It was a typical summer evening in suburban America, a night when one child would turn to his mother and offer deep insight with one simple statement:
“Mom, stop. It’s OK.”
As the sun began its long descent in the sky that night, SUVs and pickup trucks began pouring into the tiny baseball field parking lot, dumping out their 12-year old passengers at the entrance to the field and rushing to secure a perfect parking spot.
The two dozen tweens made their way to their respective dugouts, lugging stinky bags filled with half-eaten packages of sunflower seeds, packs of sugary chewing gum, and multiple empty water bottles behind them. The players laughed and joked with each other, not really caring about the outcome of the game they were about to play.
They just wanted to have fun and soak up what was left of their summer.
As the children made their way onto the field to warm up, the parents began to take their place on the sidelines, staking out their preferred position alongside the field with their eyes fixed firmly on their own child, anxious thoughts filling their heads.
Will this be the night my child finally hits a home run?
Will my child find their confidence behind the plate or on the pitching mound?
Will my child be able to shake it off if they make an error or will it throw off their entire game?
As the game got underway, the distance between childhood and adulthood became apparent, and the life lessons began to unfold.
While the adults complained that the game was starting 15 minutes early, the sun was too hot, the bugs were too buggy, the field was too dusty, and the portapotty was located too close to the field, the children continued on with their laughter and jokes, calling out support to each other.
The players were able to ignore the frustrating parts of the evening and instead focus on the positive parts.
When someone’s grandparent yelled at a player that was not their grandchild for making a mistake, some adults tensed and shot sideways glances at each other, muttering passive aggressive comments not quite under their breath. But the player took a deep breath, looked to his coach, physically shook the negativity off, and moved on.
The mistake and the criticism were forgotten by the player long before they would ever be forgotten by the adults.
When the umpire called interference on another player a few innings later, some adults shouted at the player, “You should know better,” and, “Get your head in the game,” while others heckled the ump for the “bad” call. The player pounded his fist into his glove and looked down at the ground as he kicked some clay around with his cleats. But the quickly deepening redness that had risen in his face from embarrassment stopped when his coaches called out to him, reminding him to breathe and to “focus on the next one.” With those words of encouragement, the player’s shoulders and face relaxed and he turned his attention back to the game.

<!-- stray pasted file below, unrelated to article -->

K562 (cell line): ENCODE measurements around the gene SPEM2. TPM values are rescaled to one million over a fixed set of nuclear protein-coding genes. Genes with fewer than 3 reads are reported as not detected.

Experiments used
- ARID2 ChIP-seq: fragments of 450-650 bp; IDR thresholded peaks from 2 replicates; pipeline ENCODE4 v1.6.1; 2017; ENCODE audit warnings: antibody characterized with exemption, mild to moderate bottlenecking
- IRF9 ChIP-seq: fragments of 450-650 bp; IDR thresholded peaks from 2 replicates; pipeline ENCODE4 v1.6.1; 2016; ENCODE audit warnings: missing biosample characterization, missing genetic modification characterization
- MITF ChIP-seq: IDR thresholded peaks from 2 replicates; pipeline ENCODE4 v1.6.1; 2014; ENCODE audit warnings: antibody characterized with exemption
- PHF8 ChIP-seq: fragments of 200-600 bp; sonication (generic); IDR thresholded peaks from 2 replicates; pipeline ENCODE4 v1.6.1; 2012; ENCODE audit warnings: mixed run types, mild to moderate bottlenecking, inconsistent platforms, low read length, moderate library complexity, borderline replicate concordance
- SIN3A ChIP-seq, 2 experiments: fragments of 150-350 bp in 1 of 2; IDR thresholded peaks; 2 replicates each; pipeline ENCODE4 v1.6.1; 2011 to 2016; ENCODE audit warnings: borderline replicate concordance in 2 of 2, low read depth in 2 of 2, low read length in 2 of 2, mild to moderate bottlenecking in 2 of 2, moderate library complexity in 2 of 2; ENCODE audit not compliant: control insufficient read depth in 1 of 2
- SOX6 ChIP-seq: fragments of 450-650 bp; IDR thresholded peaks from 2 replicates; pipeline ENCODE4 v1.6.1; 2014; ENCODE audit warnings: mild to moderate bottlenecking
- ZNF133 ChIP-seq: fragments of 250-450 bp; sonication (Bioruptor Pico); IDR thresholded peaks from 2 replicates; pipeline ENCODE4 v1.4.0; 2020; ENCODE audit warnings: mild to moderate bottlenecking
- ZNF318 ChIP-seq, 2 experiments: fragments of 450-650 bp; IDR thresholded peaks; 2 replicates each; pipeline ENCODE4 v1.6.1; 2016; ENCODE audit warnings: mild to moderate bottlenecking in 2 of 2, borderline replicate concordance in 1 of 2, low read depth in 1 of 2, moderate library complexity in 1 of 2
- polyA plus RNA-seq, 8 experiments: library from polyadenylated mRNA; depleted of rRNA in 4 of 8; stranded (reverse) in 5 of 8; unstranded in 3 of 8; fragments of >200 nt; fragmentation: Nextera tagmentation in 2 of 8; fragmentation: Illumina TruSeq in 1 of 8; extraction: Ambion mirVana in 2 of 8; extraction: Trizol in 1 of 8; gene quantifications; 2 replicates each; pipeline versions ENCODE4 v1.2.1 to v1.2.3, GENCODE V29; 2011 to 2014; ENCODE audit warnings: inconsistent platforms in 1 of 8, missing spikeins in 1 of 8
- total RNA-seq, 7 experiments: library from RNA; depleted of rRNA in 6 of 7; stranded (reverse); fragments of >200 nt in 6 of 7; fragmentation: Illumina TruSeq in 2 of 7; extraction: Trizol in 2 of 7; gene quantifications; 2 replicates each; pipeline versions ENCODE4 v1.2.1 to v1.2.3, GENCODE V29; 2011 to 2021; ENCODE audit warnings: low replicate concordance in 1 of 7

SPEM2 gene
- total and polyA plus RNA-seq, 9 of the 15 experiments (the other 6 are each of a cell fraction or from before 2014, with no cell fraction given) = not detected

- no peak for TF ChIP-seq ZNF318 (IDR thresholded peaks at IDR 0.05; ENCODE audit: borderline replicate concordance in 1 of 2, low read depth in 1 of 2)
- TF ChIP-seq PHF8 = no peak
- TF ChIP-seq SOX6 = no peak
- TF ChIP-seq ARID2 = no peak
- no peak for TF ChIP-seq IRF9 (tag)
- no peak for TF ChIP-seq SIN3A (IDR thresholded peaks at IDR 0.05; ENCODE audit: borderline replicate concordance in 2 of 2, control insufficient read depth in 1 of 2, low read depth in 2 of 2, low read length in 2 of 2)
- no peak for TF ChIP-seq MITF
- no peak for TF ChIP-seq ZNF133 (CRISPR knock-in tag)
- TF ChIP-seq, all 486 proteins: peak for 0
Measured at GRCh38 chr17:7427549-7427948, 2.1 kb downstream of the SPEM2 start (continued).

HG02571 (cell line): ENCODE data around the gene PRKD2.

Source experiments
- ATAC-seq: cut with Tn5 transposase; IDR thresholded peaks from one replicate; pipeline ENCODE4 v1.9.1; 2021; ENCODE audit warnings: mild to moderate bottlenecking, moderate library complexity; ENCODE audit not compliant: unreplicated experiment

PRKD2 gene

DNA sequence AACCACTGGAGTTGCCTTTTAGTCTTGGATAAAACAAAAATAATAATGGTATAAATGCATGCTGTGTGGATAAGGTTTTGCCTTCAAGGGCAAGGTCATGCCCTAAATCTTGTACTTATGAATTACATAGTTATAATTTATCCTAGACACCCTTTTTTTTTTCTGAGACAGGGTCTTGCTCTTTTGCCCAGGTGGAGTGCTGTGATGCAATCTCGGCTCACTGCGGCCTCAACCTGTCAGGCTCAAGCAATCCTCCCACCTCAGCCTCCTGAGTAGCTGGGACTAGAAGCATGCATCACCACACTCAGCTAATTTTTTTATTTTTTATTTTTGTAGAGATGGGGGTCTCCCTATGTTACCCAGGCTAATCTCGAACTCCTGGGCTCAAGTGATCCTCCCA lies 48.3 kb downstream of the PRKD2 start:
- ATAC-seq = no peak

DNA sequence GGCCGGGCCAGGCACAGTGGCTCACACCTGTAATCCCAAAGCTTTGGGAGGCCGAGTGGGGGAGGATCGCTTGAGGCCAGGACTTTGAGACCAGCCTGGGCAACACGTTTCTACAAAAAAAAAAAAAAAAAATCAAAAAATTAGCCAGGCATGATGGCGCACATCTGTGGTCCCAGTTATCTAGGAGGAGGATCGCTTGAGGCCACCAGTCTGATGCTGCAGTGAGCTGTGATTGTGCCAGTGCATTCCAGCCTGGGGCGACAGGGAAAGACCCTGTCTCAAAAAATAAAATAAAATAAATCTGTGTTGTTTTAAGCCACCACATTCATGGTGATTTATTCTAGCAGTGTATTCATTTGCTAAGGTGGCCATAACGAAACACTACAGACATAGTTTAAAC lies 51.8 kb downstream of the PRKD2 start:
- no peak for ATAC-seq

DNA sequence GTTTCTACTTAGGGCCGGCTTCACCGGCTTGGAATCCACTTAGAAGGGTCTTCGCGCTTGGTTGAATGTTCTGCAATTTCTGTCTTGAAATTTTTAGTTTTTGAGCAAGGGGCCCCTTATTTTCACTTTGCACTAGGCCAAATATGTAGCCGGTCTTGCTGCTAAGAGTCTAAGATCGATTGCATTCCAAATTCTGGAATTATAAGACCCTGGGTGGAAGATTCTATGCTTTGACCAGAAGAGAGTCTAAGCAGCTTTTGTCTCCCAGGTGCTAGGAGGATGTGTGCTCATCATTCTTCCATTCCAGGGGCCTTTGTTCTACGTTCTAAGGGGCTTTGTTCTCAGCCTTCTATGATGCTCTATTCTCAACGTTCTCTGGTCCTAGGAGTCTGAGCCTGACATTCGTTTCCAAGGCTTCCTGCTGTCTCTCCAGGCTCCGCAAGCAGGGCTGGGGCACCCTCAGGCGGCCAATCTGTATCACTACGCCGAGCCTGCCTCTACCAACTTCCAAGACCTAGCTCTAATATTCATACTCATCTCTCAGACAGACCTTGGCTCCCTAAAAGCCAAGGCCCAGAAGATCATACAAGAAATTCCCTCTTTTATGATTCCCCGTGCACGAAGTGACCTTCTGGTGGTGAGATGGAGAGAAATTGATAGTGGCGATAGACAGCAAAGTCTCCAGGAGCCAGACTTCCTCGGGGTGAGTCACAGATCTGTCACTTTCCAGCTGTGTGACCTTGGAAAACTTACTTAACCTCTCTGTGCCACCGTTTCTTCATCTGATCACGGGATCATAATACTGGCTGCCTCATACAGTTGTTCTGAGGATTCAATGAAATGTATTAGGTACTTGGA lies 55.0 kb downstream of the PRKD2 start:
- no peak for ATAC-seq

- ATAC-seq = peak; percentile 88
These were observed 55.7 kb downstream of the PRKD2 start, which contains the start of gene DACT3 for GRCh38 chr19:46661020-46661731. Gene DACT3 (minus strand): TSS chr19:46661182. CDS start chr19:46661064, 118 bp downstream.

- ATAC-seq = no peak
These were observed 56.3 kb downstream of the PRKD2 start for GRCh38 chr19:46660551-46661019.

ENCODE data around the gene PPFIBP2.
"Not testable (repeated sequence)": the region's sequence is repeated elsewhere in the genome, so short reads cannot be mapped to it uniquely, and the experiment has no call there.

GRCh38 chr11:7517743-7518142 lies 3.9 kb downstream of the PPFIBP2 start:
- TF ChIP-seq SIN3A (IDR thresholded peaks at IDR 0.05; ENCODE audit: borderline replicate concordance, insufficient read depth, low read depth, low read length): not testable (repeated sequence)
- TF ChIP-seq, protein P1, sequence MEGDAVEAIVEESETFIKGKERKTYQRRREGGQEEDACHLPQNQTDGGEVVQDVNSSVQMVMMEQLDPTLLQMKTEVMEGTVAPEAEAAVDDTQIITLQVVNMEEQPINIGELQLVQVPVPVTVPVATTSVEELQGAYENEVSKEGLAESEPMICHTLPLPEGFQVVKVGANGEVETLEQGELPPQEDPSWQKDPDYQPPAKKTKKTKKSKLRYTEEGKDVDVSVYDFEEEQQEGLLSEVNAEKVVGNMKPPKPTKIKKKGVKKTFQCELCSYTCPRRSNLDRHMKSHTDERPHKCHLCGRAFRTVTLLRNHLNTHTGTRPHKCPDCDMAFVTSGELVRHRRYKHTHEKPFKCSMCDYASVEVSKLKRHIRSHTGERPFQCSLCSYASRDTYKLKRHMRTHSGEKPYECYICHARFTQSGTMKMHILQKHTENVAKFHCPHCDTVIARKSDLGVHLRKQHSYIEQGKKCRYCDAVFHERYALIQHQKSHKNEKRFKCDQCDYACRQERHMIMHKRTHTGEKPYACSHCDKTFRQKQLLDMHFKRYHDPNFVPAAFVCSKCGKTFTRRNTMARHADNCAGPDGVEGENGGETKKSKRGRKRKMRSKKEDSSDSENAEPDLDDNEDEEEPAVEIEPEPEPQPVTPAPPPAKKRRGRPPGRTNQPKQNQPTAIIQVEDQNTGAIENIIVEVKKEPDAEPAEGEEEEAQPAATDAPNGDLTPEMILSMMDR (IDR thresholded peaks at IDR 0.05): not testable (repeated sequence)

As the adults on the sidelines spent the next 30 minutes rehashing with each other what had happened, the player had already moved on from the mistake.
Later when a player from the home team hit an out-of-the-park homerun and scored two runs for his team, the away team players could be seen fist bumping the hitter as he rounded the bases. From the adults on the away side, there was no clapping or calls of “nice hit!” Instead, there was silence, glowering stares, and frustrated hands being tossed into the air, as adults walked away from the game in anger.
Any jealousy or frustration the away team players had was overshadowed by their sportsmanship and happiness for a peer—even if it was a peer from another team.
As the game progressed, the home team’s lead increased, eventually dashing any hope the away team could win the game. But the players on the away team somehow kept smiling. They cheered for each other when one of them got a hit. They smiled for themselves when they struck out a player. They laughed as they made their way back to the dugout after each inning.
Despite the almost certain loss, they were having fun.
After a series of calls that just did not go their way, one parent finally stood up and yelled to another parent “That’s it. I’m pulling my kid now. He’s not playing in this game anymore.”
The field fell silent for a moment and the parent’s child turned to them from the dugout, calling out:
“Mom stop. It’s OK.”
Words of wisdom right there from a 12-year-old.
And it’s about time we all listen to them.
Moms and dads, stop. It’s OK.
It’s OK if your child’s team loses a game.
It’s OK if an umpire or referee makes a bad call in youth sports.
It’s OK if your child’s volunteer coach is not from the big leagues.
It’s OK for your child to be on a losing team.
It’s OK for your child to make a mistake.
It’s OK for your kids to have fun.
And you know what, it’s OK for YOU to have fun, too.
Our kids don’t need us standing on the sidelines, ready to throw down with every parent from the opposing team, coach, or ump who makes us upset or disagrees with us.
Our kids don’t need to see us throwing temper tantrums, swearing, making fun of the other team, or threatening to leave the game when things don’t go our way.
Our kids don’t need us yelling at them from the sidelines as we point out every error and mistake.
They don’t need that from us.
In fact, they don’t really need us at all in those moments.
It’s we who need them.
The real lessons to be learned sometimes are the lessons that come from the kids and it’s OK for us to listen and learn from them.
It really is.